Multiple Sclerosis patients in Victoria are disappointed the MS building centre will be closed, and physiotherapy service is discontinued.
The decision from the MS Society to move from North Park street isn’t a popular one
“We weren’t told about the closure of the building until it was actually done,” says one sufferer of the autoimmune disease of the central nervous system.
A “for sale” sign is about to go outside soon.
The objective is to put more money towards finding a cure, but it comes at a cost.
“We were faced with the decision to eliminate the physiotherapy program only out of the Victoria office, that we know that’s a difficult decision for people to hear,” says Tania Vrionis, the President of the BC & Yukon Branch of the MS Society of Canada.
“It infuriated me as a physiotherapist because I know how valuable exercise, it’s not just exercise. It’s treatment, right?” says Ann Logan, who has MS and is a physiotherapist herself.
Multiple Sclerosis patients met this afternoon going over the letter received from the MS Society of Canada which informs them that physiotherapy services will not be provided.
The MS Society says it’s not their role to substitute government in providing support for direct health services.
“We do know that through private providers and through the health authorities, we’re confident we’re going to be able to build strong partnerships in order to transition those people,” says Vrionis.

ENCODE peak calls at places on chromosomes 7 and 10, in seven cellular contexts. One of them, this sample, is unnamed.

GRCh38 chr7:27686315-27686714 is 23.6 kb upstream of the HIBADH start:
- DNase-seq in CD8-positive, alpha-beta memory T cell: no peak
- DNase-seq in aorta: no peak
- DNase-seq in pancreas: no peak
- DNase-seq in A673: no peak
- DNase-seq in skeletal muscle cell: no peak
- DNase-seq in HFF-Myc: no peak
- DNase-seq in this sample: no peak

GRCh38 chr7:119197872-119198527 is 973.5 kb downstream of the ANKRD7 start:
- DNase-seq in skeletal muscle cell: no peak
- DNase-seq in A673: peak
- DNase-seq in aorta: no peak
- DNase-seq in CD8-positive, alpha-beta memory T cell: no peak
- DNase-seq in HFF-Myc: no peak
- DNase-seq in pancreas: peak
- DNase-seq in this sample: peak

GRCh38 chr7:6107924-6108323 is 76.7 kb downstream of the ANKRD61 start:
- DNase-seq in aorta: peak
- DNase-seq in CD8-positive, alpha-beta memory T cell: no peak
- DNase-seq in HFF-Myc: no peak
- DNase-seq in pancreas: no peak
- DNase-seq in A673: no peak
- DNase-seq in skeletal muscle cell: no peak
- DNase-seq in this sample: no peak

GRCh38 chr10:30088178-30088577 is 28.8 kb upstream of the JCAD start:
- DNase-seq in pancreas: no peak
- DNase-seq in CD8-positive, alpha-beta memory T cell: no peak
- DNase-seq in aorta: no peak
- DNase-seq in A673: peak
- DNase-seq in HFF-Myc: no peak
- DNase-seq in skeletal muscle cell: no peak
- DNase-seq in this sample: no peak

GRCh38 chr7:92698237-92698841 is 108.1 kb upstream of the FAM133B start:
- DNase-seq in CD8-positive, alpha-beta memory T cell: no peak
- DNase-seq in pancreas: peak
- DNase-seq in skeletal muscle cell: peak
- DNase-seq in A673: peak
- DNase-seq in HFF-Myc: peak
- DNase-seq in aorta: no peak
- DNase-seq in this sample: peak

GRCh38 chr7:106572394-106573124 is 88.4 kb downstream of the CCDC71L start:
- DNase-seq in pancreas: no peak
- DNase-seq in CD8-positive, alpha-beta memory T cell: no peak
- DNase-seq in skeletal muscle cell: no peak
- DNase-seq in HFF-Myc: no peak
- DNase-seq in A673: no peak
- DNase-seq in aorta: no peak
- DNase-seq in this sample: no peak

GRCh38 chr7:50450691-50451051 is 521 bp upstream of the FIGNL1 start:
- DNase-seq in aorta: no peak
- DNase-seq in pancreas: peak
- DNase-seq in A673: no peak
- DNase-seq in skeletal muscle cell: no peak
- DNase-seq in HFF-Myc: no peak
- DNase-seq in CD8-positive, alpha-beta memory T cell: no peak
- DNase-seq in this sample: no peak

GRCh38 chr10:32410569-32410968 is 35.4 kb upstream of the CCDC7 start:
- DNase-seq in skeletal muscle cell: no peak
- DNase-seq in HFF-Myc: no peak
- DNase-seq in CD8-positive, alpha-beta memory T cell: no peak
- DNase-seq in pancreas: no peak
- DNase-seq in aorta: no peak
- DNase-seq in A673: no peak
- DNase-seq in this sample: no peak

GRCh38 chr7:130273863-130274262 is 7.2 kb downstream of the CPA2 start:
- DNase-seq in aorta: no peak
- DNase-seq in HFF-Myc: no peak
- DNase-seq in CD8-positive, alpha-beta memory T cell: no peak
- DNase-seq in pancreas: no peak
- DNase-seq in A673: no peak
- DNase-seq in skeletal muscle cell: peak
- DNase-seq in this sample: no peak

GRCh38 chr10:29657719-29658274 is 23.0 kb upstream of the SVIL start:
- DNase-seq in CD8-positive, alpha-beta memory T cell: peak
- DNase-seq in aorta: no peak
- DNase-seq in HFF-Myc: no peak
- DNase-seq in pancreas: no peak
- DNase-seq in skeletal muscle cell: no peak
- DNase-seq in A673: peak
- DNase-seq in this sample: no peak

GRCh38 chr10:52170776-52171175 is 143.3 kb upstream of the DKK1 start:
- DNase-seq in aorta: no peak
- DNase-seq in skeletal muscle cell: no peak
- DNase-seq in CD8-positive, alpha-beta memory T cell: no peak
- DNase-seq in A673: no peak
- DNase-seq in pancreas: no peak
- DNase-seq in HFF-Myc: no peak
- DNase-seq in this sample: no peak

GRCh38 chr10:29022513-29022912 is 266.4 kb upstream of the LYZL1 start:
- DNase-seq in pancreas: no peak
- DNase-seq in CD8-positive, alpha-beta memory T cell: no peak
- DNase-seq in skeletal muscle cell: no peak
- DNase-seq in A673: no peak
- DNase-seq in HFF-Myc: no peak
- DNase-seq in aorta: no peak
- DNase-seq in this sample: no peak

“You can’t find anywhere, within the healthcare system, where physiotherapists specialize in neurological diseases, specifically MS,” says Logan.
“Because it changes every single day, you need to have somebody working with you constantly and to my knowledge, that type of service doesn’t really exist,” added Susan Simmons, who was diagnosed with Multiple Sclerosis 21 years ago.
Simmons says losing physio is a big set-back, but the centre is also a hub for patients.
“Sharing our stories, exchanging ideas, starting up new volunteer groups, starting up new support groups.”
Simmons adds, “Without that centre being there, those things wouldn’t happen.”
“Our mandate is to provide the most meaningful benefit for the greatest number of people with MS, and we will be serving people far better in the future because of this,” says Vrionis.
A decision these women are counting on being true.